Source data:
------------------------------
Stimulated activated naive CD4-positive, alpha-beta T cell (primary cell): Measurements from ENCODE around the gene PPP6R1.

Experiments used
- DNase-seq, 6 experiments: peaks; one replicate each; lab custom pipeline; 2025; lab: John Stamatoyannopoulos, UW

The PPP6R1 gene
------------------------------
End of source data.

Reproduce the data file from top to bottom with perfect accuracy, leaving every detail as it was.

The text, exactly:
Stimulated activated naive CD4-positive, alpha-beta T cell (primary cell): Measurements from ENCODE around the gene PPP6R1.

Experiments used
- DNase-seq, 6 experiments: peaks; one replicate each; lab custom pipeline; 2025; lab: John Stamatoyannopoulos, UW

The PPP6R1 gene